Microsoft Office Tutorials and References
In Depth Information
Multiple Rates of IRR and the MIRR Function
In column C, formulas calculate the present value. They use the IRR (calculated in cell B17) as the
discount rate, and use the period number (in column A) for the nper. For example, the formula in
cell C6 is
=PV(\$B\$17,A6,0,–B6)
The sum of the values in column C is 0, which verifies that the IRR calculation is accurate.
The formulas in column D use the discount rate (in cell D3) to calculate the present values. For
example, the formula in cell D6 is
=PV(\$D\$3,A6,0,–B6)
The sum of the values in column D is equal to the NPV.
For serious applications of NPV and IRR functions, it is an excellent idea to use this type of
cross-checking.
Multiple Rates of IRR and the MIRR Function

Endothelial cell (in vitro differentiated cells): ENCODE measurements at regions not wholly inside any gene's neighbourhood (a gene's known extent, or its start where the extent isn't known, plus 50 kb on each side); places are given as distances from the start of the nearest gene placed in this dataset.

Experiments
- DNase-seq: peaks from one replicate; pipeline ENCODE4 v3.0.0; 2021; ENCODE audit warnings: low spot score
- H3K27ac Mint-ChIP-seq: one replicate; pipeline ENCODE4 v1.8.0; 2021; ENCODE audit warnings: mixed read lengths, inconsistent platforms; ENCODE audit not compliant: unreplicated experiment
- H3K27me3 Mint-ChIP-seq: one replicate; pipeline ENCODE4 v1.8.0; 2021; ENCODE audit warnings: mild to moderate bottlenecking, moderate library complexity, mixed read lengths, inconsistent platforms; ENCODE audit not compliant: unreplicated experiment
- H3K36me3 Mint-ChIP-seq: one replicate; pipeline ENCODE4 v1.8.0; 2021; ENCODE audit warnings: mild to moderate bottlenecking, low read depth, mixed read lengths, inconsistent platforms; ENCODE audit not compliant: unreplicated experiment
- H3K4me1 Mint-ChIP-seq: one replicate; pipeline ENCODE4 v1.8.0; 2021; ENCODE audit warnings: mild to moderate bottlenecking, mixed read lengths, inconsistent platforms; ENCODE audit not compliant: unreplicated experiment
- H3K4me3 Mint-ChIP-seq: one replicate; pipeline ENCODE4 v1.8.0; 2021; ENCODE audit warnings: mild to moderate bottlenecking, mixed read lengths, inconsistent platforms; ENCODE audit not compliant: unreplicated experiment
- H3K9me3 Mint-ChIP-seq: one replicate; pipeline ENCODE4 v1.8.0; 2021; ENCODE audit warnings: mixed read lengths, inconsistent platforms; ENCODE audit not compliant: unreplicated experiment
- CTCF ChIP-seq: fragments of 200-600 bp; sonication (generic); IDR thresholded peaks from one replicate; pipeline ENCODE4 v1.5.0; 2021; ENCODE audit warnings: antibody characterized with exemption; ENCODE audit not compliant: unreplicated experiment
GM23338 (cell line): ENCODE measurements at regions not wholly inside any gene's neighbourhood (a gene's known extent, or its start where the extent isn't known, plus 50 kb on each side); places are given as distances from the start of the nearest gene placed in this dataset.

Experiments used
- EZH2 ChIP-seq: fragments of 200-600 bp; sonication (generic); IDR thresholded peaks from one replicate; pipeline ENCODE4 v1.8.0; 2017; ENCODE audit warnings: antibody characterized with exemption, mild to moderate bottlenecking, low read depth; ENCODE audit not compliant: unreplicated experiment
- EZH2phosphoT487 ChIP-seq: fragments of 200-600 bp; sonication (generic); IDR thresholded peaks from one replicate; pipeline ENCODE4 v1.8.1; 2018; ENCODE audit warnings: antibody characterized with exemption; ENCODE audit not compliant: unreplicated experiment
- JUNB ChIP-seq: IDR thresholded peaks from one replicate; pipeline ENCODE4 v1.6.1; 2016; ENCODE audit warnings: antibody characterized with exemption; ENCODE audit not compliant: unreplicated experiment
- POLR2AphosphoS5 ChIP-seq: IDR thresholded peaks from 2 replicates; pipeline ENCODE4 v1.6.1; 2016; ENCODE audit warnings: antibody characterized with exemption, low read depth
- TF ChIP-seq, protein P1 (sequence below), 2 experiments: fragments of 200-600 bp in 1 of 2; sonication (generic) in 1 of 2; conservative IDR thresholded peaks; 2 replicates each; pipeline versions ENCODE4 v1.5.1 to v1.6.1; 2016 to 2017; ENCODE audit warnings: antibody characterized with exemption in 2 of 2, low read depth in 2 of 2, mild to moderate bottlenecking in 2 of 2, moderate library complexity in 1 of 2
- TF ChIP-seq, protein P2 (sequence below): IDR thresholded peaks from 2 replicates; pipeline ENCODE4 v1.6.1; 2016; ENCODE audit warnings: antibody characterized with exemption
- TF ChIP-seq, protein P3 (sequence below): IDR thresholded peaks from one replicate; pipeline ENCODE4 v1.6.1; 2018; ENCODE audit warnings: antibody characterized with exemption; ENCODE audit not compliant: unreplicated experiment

In standard cash flows, there is only one sign change: from negative to positive, or from positive
to negative. However, there are cash flows in which the sign can change more than once. In those
cases, it is possible that more than one IRR can exist.
Multiple IRRs
Figure 12-15 shows an example that has two IRR calculations, each of which uses a different
“seed” value for the guess argument. As you can see, the formula produces different results.
Figure 12-15: The same cash flows can have multiple IRRs.

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